CLEVELAND – For the first time, representatives from Sherwin-Williams presented models of what the future of the company’s global headquarters could look like in Public Square during a special joint meeting with the Cleveland City Planning Commission on Tuesday .
The presenters divided the proposed project into three elements: pavilion, headquarters tower and parking garage.
The two-story pavilion will be the gateway to the organization that will house the Center of Excellence and Learning and Development. The pavilion of approximately 50,000 square feet is slightly inclined in relation to the public square.
The approximately 36-storey tower will house more than 3,000 employees. With an area of approximately 1 million square feet, the tower will have a loading dock and central factory, conference, catering and wellness areas.
The presenters said they took the view of Cleveland’s iconic Terminal Tower into account when determining where to place the tower to preserve the view of the skyline.
The parking garage will have approximately 920 spaces. Four parking levels will be located above ground level and there will be one underground parking level.
Sherwin-Williams representatives pointed out that the company had made a conscious decision not to develop parking for its 3,000 employees, saying some employees lived downtown and others took public transportation. to get to work. City leaders encouraged the company to use the teaching hospital garage as an example of public appeal through the design.
There will be 2,500 square feet of commercial development facing West 3rd Street.
Worries on the Sky Bridge
Despite the reluctance of the public and the city over the airlift over West 3rd Street, Sherwin-Williams said it was necessary because the tunnel under West 3rd The street is not possible with utilities under the street. Presenters said they need to connect the pavilion for it to function properly when hosting events or dealing with visitors who need to make it to the main tower. The airlift will be secure and will not be open to the general public.
Members of the commission said they hoped a revised plan would include removing the airlift or, perhaps, a better reason to keep the airlift, arguing that it does not promote walking.
Presenters defended the airlift, saying it would not remove pedestrians from the streets as anyone crossing it would be doing business in the tower. The airlift would be for employees using the parking lot to get to the main tower.
Concerns about the pavilion
A hot topic of discussion was the lack of public access to the pavilion building. Design committee members also raised concerns about the height of the pavilion and its lack of public access. They want the pavilion to be higher than the two floors offered.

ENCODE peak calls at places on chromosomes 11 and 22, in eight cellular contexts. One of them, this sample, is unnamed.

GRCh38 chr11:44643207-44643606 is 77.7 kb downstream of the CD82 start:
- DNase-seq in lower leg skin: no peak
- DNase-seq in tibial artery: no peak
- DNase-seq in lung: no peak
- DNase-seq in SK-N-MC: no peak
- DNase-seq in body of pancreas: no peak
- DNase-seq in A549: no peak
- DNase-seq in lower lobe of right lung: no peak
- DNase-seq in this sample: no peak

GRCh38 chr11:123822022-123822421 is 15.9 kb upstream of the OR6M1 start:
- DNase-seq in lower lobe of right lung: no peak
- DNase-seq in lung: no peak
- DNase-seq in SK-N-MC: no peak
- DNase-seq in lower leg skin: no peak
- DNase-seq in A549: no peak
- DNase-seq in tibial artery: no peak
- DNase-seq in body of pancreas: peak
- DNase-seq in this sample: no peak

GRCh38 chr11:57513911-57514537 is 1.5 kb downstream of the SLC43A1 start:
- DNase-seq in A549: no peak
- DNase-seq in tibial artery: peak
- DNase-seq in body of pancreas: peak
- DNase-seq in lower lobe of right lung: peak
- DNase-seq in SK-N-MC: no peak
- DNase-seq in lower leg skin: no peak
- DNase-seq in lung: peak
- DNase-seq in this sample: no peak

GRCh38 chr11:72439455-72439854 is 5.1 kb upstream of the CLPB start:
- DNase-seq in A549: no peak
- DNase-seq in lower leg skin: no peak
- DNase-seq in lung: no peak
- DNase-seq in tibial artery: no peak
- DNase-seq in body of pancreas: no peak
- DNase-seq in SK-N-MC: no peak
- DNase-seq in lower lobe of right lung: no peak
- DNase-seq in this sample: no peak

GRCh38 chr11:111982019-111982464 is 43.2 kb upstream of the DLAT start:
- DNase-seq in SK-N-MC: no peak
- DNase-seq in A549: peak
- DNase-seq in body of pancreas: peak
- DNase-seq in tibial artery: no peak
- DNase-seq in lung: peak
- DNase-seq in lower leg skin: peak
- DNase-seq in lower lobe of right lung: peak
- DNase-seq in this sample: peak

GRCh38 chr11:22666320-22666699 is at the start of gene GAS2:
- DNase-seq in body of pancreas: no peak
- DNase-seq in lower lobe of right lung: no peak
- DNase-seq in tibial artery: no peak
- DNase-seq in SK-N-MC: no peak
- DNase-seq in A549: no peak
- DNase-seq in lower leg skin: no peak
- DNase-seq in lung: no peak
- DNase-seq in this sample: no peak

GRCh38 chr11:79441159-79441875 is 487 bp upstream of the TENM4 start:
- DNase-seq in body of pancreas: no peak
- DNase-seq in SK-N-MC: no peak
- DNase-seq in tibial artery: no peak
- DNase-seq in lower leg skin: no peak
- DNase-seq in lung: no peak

Alan O’Connell, city planner, town planner and president of the Downtown Cleveland Residents Association, spoke on behalf of the committee, saying the design of the property adjacent to the public plaza, where the pavilion is to go, should be the most important .
“We won’t have another chance in our lifetime to make sure we get it right,” he said. “The model really hurts, you know, that thing that there is no visual unification around the public square, and we miss the opportunity forever. [Public Square] the most important property as it has been pointed out, possibly in the United States. Filling a missing tooth is extremely important. And I am very disappointed that this is a two-story pavilion, semi-public, most of the time not, a museum of painting.
Tom Yablonsky, executive director of Historic Warehouse District Development Corp., said suggested plans for the pavilion include public rooftop access.
What happens to the old office space at Landmark Tower?
Sherwin-Williams says they are considering selling this space and think it would be very useful for residential redevelopment.
The design committee approved the concept for the tower and pavilion, excluding the north building where the garage would be located.
The committee approved the conceptual design on the condition that Sherwin-Williams provide renderings of the street-level pedestrian experience, a traffic study with data, and a pavilion height study, which include access public possible at the roof.
Concept approval validates the general direction of the project design, but it does not mean that the proposal is perfect. It just means that it can be approved with conditions for future review to move in “a positive direction,” said Freddy L. Collier, Jr, director of the Cleveland City Planning Commission.
RELATED: Sherwin-Williams’ new HQ will be large, but it will also reduce the distance to the warehouse district
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